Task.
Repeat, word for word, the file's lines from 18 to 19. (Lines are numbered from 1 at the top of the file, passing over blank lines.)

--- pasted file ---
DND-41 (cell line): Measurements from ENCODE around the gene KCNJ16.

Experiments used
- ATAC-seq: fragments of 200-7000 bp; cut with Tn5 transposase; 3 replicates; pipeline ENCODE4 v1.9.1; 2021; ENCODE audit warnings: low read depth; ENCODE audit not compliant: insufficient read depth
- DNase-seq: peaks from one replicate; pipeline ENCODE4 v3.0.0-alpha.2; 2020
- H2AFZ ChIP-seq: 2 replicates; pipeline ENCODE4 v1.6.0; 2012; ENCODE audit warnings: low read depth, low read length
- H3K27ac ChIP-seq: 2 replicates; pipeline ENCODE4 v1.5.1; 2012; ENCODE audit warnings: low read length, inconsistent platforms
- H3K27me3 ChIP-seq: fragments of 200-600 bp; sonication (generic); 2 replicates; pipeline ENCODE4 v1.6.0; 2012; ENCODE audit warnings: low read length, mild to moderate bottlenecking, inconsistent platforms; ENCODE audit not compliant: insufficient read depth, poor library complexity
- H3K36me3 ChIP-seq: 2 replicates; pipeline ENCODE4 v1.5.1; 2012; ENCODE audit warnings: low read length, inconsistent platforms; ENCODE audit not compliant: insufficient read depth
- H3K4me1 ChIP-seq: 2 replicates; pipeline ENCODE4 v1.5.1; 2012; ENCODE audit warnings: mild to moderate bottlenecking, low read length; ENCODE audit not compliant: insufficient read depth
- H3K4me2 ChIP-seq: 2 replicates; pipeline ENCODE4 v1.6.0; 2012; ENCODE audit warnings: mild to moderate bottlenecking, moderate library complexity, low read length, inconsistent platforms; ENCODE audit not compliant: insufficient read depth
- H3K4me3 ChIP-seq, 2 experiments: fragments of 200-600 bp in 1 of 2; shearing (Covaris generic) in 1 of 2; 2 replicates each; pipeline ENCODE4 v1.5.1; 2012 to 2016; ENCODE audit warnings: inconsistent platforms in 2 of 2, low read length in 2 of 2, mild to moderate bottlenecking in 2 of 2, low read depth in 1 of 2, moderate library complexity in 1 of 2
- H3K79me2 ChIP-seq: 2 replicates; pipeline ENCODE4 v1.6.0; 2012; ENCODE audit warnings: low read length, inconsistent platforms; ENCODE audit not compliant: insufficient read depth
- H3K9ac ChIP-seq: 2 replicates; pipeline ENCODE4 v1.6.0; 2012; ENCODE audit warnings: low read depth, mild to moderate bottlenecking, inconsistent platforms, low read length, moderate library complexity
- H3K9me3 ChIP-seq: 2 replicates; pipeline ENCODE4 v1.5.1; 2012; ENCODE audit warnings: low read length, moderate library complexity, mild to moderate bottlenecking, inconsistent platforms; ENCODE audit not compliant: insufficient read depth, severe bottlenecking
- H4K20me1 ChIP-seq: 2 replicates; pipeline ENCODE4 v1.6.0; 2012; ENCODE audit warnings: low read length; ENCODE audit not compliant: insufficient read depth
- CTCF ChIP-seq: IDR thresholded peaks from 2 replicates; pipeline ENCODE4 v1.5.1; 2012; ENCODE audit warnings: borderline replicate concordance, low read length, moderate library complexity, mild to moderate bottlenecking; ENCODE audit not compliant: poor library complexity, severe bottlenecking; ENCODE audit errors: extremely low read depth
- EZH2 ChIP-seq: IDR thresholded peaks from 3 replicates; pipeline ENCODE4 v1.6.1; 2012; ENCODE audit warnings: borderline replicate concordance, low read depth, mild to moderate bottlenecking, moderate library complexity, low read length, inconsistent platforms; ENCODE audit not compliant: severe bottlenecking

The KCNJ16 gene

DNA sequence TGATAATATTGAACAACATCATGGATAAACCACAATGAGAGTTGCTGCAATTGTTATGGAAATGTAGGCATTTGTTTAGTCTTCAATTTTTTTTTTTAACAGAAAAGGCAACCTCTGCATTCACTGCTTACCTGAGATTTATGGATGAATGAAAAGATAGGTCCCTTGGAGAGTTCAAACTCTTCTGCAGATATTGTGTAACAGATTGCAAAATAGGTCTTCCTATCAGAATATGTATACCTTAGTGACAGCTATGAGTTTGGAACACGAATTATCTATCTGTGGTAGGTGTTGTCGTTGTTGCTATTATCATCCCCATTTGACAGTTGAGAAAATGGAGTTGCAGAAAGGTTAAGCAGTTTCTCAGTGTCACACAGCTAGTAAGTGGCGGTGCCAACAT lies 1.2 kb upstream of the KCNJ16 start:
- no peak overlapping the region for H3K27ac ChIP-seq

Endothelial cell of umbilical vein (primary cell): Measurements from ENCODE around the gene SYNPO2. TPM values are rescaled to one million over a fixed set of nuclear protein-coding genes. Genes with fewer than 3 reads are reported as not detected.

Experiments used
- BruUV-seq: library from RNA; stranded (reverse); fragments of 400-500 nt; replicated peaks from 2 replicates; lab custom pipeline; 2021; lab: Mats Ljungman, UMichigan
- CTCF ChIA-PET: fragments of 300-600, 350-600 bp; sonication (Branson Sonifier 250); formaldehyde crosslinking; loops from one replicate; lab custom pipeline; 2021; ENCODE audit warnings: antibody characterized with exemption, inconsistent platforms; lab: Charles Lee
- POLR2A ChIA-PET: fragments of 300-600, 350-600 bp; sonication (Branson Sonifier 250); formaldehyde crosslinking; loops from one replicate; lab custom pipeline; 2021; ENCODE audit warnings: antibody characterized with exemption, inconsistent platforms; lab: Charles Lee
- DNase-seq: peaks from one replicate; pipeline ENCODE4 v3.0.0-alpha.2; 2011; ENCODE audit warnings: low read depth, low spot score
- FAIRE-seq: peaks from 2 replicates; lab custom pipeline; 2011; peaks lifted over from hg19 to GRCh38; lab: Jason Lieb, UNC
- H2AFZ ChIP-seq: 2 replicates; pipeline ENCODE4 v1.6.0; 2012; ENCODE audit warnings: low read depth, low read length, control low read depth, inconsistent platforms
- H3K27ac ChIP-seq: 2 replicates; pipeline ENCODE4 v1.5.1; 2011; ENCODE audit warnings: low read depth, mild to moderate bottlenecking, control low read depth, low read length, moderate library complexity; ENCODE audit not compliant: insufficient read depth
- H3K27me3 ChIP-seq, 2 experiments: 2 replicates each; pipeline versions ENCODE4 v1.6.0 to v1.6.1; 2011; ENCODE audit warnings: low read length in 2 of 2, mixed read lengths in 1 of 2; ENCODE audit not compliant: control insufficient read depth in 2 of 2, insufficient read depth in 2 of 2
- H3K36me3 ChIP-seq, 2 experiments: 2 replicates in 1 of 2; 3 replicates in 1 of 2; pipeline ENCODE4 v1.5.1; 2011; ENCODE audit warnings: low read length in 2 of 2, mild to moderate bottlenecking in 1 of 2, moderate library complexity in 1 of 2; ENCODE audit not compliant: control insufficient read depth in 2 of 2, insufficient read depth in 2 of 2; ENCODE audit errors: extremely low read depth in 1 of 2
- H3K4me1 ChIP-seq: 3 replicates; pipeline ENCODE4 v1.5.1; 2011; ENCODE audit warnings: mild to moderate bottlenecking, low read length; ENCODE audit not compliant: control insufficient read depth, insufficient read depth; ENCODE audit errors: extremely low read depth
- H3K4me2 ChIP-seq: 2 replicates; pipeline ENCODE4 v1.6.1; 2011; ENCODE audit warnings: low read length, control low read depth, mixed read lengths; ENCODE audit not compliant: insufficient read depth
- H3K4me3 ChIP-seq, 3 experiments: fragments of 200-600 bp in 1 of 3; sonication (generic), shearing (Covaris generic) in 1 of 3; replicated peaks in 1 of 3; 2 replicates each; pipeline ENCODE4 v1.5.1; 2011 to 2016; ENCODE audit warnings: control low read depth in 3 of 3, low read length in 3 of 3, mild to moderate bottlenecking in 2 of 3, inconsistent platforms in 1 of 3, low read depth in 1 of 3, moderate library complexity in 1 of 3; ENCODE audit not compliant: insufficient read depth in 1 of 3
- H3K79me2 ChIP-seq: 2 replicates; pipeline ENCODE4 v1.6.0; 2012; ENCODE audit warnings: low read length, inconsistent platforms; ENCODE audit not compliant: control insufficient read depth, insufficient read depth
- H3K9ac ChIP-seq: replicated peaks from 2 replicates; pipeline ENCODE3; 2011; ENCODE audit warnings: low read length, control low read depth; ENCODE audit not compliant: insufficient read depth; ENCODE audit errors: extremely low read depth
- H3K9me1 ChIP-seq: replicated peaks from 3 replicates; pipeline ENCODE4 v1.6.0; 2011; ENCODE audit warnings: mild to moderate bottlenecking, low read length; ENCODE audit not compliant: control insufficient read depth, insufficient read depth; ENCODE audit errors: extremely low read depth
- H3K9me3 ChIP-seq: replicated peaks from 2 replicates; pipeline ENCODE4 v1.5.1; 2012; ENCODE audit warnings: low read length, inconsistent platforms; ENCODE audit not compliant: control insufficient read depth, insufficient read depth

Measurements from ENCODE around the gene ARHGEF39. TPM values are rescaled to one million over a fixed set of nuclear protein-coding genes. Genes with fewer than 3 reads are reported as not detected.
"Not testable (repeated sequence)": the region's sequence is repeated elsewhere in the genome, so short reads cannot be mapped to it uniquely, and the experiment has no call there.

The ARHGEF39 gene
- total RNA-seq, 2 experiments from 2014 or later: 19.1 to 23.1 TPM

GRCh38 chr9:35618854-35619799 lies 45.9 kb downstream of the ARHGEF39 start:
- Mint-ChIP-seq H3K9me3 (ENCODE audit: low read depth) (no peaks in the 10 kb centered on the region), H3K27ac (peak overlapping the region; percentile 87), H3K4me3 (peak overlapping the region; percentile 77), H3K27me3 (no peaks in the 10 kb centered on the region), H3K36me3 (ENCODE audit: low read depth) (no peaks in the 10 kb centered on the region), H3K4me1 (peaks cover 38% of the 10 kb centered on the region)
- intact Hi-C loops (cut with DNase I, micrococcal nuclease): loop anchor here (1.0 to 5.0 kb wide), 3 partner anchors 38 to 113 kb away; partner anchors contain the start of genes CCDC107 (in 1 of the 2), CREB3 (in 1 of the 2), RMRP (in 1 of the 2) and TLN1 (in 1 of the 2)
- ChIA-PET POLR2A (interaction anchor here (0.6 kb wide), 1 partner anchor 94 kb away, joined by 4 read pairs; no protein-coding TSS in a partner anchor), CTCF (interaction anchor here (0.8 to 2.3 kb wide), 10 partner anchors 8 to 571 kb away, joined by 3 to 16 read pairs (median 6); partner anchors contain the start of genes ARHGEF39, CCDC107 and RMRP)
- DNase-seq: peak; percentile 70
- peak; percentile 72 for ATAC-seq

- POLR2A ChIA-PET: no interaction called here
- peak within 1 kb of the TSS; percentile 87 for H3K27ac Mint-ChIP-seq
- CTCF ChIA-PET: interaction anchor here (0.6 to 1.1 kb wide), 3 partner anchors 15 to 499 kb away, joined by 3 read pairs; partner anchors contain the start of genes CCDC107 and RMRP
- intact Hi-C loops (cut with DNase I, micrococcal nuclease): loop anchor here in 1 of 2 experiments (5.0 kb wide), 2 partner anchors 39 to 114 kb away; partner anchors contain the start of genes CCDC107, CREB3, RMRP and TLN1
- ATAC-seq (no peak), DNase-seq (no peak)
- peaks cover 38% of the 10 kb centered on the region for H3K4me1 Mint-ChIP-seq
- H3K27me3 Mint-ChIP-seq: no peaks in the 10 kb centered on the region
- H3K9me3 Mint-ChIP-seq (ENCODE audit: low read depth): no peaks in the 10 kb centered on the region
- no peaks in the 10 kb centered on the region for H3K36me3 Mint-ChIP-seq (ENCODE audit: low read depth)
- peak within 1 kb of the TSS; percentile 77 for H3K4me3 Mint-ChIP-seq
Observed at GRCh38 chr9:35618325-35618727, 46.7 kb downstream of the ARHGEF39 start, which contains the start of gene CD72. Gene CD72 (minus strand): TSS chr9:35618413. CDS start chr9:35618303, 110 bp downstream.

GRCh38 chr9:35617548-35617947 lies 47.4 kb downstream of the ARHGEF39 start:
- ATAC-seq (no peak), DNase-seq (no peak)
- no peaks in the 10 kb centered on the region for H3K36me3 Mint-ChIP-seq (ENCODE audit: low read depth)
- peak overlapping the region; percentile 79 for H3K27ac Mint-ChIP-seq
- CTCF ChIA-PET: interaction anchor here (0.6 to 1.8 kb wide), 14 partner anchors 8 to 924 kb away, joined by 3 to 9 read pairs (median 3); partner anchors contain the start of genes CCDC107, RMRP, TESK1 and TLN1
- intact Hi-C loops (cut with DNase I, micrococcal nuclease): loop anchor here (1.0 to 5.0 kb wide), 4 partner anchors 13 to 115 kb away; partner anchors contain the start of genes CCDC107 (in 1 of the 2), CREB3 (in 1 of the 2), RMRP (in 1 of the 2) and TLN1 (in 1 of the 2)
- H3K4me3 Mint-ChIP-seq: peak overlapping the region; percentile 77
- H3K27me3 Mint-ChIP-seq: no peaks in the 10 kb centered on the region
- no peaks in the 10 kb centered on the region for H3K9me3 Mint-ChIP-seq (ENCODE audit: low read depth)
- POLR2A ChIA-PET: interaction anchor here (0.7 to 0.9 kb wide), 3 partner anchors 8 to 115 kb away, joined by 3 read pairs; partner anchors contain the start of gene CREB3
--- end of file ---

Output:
The KCNJ16 gene

DNA sequence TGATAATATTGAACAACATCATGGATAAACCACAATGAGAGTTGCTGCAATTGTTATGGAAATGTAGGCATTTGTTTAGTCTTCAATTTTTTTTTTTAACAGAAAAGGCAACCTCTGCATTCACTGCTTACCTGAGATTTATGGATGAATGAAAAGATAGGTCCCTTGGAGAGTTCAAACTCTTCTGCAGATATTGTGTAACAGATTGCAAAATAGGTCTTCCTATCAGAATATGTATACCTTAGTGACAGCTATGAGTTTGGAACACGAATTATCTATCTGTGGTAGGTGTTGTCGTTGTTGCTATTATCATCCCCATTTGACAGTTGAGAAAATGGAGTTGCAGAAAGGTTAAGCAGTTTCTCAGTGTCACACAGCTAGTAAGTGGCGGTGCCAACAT lies 1.2 kb upstream of the KCNJ16 start: